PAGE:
Thursday, April 06, 2006

Truth in advertising: SRM

In an important post, Badri recounts the tale of how some private engineering colleges in Tamil Nadu became deemed universities, and how they are now fighting a serious battle -- in the Chennai High Court -- with AICTE on the latter's right to regulate them.

I have written in the past about some of these deemed universities: in particular, Sathyabama here and here.

At some level, I pity the private engineering colleges, because they are hobbled by tons of rules imposed on them by AICTE, their parent university, the state government. I pity them because these rules try to achieve the impossible, by prescribing -- nay, mandating -- both the quality and the cost of education. They have been doing their best (at least some of them, anyway) under these terrible conditions. Overall, the best they can achieve is, to put it mildly, quite pathetic: poor quality education, delivered by faculty with poor qualifications (some of the faculty just have bachelors degrees).

I am not a great fan of AICTE's regulations; there are all kinds of problems with them, and I will come back to one of them a little later. Having said that, AICTE is all we have got. Thus, the deemed universities that claim immunity from AICTE oversight are indeed on a very weak wicket. I hope the courts will rule in favour of AICTE. I also hope that the regulator will spruce up and modernize its regulations and enforce them strictly and professionally.

SRM Institute of Science and Technology is one of the deemed universities that's doing legal battle with AICTE. Ever since the story of its spat with the regulator broke, its students (and Sathyabama's students) erupted in protest, which also ended in violence and property damage. All of this has been reported in the media in Tamil Nadu.

Last week, SRM issued an ad inviting applications for its bachelors and masters programs. I looked and looked, but couldn't find any information about the institution's problems with AICTE. Nothing. Zippo. The institution's website also has nothing.

It's clear that SRM is looking for people who are ignorant or couldn't care less about its regulatory problems.

* * *

It's instructive to examine SRM's credentials. In the ICT-related areas, it offers bachelors programs in the following (here, take a look at the ad):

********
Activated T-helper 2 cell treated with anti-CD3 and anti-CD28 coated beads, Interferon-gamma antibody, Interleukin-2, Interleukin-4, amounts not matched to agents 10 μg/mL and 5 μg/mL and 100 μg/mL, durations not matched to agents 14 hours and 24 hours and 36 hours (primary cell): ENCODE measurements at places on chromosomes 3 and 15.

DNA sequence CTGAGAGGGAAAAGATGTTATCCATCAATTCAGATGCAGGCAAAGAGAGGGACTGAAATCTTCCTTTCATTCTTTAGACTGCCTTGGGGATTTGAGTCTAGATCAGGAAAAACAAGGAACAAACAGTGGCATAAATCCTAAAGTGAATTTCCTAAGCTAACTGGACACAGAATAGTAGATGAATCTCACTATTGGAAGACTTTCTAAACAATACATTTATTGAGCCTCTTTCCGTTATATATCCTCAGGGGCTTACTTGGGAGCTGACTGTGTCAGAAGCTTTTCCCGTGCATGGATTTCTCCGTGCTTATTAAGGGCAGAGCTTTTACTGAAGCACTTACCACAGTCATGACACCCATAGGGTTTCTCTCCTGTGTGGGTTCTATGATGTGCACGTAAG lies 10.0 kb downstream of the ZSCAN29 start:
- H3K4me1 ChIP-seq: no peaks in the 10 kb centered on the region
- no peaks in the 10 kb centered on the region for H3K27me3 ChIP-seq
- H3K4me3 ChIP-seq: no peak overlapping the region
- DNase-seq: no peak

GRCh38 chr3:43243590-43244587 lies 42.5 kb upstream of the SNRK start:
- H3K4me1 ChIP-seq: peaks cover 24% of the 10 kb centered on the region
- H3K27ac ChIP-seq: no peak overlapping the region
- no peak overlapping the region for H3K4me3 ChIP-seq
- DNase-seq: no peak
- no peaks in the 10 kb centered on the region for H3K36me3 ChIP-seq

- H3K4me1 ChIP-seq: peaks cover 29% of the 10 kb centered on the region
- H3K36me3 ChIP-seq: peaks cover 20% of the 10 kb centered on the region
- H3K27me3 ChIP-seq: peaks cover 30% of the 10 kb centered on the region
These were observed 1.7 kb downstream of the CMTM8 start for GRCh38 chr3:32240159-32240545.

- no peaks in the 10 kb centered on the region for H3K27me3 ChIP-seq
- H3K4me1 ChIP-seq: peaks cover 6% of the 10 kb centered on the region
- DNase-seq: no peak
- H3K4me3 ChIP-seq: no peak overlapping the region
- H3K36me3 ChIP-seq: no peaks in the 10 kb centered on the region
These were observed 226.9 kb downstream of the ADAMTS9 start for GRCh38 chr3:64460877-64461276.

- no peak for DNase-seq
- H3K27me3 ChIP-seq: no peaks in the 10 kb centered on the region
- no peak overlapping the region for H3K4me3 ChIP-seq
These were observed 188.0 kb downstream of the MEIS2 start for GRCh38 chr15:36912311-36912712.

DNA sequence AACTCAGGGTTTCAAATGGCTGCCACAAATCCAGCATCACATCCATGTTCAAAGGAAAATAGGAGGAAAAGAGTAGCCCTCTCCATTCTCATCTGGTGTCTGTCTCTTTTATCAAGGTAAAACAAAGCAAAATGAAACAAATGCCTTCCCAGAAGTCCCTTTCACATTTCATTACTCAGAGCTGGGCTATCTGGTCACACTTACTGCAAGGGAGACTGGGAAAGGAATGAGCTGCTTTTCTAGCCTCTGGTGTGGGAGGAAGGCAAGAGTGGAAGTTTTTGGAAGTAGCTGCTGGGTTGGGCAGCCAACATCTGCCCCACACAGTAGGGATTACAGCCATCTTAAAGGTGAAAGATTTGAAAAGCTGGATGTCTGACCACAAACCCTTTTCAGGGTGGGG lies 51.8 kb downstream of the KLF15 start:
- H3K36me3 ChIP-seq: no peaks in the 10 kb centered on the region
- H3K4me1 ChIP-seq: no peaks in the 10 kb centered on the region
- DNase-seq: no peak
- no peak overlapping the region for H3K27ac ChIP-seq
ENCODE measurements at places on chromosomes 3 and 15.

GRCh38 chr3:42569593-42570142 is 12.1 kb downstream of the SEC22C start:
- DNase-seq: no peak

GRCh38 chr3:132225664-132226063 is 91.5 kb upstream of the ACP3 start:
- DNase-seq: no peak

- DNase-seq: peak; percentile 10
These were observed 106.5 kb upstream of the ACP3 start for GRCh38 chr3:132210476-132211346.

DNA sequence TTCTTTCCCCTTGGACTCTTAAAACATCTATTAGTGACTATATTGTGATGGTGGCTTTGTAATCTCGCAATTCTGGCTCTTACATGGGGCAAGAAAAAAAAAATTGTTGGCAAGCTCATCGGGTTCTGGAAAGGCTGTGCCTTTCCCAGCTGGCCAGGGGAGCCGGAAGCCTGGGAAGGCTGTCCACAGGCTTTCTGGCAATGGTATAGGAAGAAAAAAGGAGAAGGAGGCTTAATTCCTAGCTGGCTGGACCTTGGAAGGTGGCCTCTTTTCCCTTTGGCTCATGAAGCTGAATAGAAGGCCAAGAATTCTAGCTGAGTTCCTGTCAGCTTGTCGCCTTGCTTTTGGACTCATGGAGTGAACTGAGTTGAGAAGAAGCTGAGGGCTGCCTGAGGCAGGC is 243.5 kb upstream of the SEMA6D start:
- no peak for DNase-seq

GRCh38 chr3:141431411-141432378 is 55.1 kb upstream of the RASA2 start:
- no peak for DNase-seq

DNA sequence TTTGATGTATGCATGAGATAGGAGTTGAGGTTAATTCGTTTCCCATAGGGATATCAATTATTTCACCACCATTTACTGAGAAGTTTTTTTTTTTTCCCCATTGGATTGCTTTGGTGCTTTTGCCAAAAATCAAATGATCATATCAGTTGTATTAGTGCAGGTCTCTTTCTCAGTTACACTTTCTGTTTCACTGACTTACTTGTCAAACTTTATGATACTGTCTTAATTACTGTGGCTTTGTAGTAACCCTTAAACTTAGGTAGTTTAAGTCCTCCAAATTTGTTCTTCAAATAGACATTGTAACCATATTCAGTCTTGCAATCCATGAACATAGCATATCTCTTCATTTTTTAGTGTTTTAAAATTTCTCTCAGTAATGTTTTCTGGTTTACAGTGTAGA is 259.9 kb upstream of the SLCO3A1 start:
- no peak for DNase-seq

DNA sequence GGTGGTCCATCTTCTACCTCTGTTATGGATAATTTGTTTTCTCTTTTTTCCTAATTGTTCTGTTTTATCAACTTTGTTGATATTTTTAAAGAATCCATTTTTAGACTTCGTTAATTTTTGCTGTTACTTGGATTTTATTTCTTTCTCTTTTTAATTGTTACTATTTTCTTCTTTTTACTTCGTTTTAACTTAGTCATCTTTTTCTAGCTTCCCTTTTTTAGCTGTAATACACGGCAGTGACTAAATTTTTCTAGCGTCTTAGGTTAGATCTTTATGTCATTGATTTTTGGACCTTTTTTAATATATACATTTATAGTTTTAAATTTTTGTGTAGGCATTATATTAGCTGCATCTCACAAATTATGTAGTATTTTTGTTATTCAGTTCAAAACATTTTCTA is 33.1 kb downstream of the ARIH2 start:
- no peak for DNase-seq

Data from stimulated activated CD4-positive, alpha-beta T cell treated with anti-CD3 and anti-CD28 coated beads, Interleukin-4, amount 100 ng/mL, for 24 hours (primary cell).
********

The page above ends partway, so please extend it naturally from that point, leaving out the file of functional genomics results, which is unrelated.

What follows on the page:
Computer Science and Engineering
Information Technology
Electrical and Electronics Engineering
Electronics and Instrumentation Engineering
Electronics and Communication Engineering
Electronics and Telecommunication Engineering

The last two are separate entries. Seriously.

Now, take a look at the website of one of the departments. Say, the Department of Electronics and Communication Engineering. You get a lot of information about its course structure, and stuff. But, you would guess that a prospective student would be interested in its faculty, right? Yes, but that student won't get much from its website, except that the Department is headed by Dr. S. Jayasri, that it has a faculty strength of 54, that it has a research coordination committee with five members, and that it has six doctoral students working with two approved guides. That's pretty much it. Names of the 54 faculty members are not mentioned, nor their qualifications, experience, background.

Shouldn't we have regulations that mandate disclosure of this kind of information on the websites of colleges and universities?


  1. Anonymous said...

    Very true, and pathetic too. The members of the faculty in most engineering colleges in TN aren't even worth commenting about. With the exception of a precious few, almost all colleges employ recent graduates as lecturers.

    Secondly, the pedagogy followed in these institutions is ridiculous. In some colleges, lecturers give out question-and-answer hand-outs to students, like in schools.

  2. Abi said...

    Vijay Krishna: There ought to be a better way to expand our higher education system, so that more people can get its benefits. While I am sure our current system will eventually be replaced by something better, it is in everyone's interest to make it happen sooner.